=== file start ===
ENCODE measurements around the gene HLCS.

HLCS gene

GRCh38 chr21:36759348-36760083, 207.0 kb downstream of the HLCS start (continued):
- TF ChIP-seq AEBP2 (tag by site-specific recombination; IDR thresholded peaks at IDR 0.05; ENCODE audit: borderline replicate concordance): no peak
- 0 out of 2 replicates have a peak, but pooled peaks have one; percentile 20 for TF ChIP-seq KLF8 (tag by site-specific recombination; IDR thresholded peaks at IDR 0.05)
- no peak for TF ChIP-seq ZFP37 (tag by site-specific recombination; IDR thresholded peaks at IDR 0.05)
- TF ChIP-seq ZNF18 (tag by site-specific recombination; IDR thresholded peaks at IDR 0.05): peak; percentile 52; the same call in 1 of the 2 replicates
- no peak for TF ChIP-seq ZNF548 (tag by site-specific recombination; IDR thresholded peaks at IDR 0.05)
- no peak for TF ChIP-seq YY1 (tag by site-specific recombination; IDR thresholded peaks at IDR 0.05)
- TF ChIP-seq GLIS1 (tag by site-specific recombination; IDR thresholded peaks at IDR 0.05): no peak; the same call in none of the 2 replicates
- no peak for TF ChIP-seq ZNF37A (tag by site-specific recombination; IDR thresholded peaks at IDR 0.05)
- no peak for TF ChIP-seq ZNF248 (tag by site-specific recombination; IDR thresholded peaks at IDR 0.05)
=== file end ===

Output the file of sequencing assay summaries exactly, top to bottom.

ENCODE measurements around the gene HLCS.

HLCS gene

GRCh38 chr21:36759348-36760083, 207.0 kb downstream of the HLCS start (continued):
- TF ChIP-seq AEBP2 (tag by site-specific recombination; IDR thresholded peaks at IDR 0.05; ENCODE audit: borderline replicate concordance): no peak
- 0 out of 2 replicates have a peak, but pooled peaks have one; percentile 20 for TF ChIP-seq KLF8 (tag by site-specific recombination; IDR thresholded peaks at IDR 0.05)
- no peak for TF ChIP-seq ZFP37 (tag by site-specific recombination; IDR thresholded peaks at IDR 0.05)
- TF ChIP-seq ZNF18 (tag by site-specific recombination; IDR thresholded peaks at IDR 0.05): peak; percentile 52; the same call in 1 of the 2 replicates
- no peak for TF ChIP-seq ZNF548 (tag by site-specific recombination; IDR thresholded peaks at IDR 0.05)
- no peak for TF ChIP-seq YY1 (tag by site-specific recombination; IDR thresholded peaks at IDR 0.05)
- TF ChIP-seq GLIS1 (tag by site-specific recombination; IDR thresholded peaks at IDR 0.05): no peak; the same call in none of the 2 replicates
- no peak for TF ChIP-seq ZNF37A (tag by site-specific recombination; IDR thresholded peaks at IDR 0.05)
- no peak for TF ChIP-seq ZNF248 (tag by site-specific recombination; IDR thresholded peaks at IDR 0.05)